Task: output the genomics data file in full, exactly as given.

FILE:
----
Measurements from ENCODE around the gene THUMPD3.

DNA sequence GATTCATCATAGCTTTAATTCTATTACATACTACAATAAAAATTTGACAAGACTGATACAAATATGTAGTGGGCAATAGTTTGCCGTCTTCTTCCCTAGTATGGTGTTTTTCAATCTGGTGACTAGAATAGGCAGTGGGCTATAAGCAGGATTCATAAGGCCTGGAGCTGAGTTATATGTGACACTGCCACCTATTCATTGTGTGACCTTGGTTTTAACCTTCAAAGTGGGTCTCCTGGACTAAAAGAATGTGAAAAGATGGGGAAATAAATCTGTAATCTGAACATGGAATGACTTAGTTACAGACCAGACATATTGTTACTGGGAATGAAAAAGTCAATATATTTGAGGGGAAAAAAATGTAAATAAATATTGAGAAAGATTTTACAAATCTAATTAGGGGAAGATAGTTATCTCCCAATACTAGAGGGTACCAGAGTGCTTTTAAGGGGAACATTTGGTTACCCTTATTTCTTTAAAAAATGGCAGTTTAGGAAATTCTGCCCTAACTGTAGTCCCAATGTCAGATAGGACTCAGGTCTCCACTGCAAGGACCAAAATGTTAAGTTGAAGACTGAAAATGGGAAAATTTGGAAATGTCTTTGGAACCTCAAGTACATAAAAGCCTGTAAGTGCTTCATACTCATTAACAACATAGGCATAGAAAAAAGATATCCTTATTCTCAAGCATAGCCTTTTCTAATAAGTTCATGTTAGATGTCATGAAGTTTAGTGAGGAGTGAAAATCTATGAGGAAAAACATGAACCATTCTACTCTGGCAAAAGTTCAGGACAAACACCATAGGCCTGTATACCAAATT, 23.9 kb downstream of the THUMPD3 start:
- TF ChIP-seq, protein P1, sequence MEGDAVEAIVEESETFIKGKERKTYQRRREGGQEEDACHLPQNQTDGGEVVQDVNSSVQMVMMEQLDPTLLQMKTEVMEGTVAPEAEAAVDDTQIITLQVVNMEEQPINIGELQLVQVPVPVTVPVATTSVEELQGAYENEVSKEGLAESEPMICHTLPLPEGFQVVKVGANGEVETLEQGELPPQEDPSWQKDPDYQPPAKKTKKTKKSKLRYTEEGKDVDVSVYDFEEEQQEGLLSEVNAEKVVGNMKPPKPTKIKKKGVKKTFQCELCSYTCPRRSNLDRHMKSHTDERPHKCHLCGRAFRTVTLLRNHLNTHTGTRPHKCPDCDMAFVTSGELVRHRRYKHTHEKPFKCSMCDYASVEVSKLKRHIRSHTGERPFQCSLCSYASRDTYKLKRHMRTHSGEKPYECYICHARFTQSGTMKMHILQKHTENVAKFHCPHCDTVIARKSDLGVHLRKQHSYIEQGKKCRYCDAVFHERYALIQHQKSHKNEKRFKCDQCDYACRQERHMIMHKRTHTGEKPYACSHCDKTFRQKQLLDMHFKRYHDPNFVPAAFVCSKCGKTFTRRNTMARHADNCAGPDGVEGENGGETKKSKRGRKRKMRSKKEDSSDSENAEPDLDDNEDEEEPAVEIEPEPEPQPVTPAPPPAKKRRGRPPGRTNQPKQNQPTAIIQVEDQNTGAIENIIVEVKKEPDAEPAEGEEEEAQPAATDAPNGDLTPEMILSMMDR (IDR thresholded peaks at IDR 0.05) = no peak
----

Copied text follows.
Measurements from ENCODE around the gene THUMPD3.

DNA sequence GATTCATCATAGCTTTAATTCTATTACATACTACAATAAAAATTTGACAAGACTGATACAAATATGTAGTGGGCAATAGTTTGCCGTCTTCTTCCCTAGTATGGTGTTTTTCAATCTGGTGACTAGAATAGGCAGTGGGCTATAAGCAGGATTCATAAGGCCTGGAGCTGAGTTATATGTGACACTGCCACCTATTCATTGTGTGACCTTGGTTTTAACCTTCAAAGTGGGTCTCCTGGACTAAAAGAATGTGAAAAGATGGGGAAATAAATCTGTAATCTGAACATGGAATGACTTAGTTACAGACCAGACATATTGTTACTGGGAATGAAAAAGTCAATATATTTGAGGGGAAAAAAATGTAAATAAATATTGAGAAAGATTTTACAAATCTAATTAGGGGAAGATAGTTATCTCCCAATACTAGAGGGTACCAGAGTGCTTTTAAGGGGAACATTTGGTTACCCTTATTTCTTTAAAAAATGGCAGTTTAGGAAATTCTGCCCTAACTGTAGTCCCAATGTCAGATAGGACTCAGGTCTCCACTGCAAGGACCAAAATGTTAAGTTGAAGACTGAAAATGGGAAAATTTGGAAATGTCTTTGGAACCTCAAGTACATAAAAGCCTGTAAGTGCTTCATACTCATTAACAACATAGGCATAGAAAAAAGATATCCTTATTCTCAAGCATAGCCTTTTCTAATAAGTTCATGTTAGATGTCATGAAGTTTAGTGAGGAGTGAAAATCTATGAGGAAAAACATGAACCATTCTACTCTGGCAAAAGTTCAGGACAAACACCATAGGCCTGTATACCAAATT, 23.9 kb downstream of the THUMPD3 start:
- TF ChIP-seq, protein P1, sequence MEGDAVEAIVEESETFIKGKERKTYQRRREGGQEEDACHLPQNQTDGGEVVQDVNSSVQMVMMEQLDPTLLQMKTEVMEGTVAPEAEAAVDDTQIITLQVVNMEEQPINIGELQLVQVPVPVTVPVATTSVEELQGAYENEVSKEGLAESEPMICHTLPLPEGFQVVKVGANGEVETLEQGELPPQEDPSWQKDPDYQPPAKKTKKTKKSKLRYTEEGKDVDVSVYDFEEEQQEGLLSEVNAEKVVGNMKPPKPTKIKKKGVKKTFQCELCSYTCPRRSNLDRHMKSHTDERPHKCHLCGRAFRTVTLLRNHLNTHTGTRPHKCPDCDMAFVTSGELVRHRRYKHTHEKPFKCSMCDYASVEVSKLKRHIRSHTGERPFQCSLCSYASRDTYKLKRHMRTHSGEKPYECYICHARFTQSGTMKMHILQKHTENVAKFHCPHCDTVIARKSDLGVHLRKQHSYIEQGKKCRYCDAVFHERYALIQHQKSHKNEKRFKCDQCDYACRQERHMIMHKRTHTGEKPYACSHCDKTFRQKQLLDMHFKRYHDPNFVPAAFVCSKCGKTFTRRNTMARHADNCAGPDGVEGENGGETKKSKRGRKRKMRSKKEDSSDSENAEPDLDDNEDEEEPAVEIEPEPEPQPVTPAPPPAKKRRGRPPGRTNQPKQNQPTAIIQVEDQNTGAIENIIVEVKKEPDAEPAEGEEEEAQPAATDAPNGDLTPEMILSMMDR (IDR thresholded peaks at IDR 0.05) = no peak